There are two other museums on Bialik Street. - The Rubin Museum featuring highlights of the works of Reuven Rubin, a reconstruction of his studio, a short film and a number of interesting documents and artefacts. For me, Rubin's work epitomises the aspirations of the pioneers of the state - showing the beauty of the landscape as well as scenes from urban life. I can almost feel the heat of the hamsun and need to shield my eyes from the hot middle eastern sun when looking at his work. Like several of the early modern Israeli artists (Gutman, Janco, etc) he also acknowledged the Arab presence in his work viewing them in a slightly romantic way but clearly with hopes for an optimistic future. I have another Tel Aviv confession, and that is that Rubin is my favourite artist.  Two of his works hang in my lounge at home - poster format reproductions of course. As well as being a great artist, he was also Israel's first ambassador to Romania when independence was declared in 1948.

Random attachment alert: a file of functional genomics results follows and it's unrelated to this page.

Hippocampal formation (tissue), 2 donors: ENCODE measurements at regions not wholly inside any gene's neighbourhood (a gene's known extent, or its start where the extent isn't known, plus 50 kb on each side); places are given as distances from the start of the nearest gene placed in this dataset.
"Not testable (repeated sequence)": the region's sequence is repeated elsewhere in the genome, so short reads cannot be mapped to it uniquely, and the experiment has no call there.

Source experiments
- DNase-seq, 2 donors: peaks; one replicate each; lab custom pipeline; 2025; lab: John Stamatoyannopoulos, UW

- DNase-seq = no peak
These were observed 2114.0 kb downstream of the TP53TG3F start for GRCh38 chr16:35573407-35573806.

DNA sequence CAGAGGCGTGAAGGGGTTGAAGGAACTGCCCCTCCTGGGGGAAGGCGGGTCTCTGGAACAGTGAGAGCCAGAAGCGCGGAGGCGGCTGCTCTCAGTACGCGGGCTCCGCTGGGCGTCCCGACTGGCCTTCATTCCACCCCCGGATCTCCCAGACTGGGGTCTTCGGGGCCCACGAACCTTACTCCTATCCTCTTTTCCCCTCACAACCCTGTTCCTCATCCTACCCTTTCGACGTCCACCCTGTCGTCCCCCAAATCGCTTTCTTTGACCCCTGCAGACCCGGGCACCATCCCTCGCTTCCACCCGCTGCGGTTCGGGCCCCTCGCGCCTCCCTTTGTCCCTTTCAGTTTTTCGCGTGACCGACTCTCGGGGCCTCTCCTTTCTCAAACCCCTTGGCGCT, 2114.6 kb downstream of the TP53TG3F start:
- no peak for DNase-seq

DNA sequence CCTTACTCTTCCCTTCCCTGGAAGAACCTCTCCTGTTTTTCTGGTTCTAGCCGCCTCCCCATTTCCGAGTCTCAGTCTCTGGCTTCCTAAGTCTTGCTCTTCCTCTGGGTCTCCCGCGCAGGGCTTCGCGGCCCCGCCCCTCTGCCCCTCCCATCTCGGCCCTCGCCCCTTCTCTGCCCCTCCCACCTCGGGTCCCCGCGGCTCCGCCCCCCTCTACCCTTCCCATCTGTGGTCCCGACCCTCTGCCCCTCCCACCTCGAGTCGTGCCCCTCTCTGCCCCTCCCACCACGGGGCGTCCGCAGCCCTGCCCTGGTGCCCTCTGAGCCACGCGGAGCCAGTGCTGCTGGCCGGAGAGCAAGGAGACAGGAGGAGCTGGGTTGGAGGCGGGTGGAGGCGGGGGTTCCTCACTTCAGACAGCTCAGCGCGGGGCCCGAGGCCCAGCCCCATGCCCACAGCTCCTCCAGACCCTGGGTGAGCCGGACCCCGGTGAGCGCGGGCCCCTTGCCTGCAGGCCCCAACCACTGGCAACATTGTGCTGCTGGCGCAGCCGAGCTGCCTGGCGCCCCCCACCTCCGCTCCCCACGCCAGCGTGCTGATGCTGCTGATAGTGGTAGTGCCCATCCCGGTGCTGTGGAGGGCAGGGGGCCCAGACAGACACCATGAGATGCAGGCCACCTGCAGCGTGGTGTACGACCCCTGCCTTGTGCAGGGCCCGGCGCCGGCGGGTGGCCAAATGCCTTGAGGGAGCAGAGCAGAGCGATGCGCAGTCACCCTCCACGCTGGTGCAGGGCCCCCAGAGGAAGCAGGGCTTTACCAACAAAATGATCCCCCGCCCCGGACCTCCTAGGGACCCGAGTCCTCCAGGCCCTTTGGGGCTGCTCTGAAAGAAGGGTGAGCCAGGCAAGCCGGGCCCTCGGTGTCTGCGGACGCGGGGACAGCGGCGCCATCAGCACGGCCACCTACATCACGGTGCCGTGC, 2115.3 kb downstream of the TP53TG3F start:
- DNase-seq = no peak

You can also find the Tel Aviv City Museum on Bialik Street. It is located in a renovated eclectic style building at the kikar end of the street, opposite the fountain in what was once the Tel Aviv City Hall. There are regular exhibitions of contemporary art - currently an exhibition of the work of Tel Aviv University fashion students. There is also a permanent display of photographs collected from city residents past and present, to mark the city's centenary year. The pictures are grouped into themes such as "the beach" "parks" "festivals" and give a fascinating glimpse of Tel Aviv in its glorious formative years. The museum also has the reconstructed office of the city's first mayor - Meir Dizengoff who was responsible for so much of the development and innovation of the early years.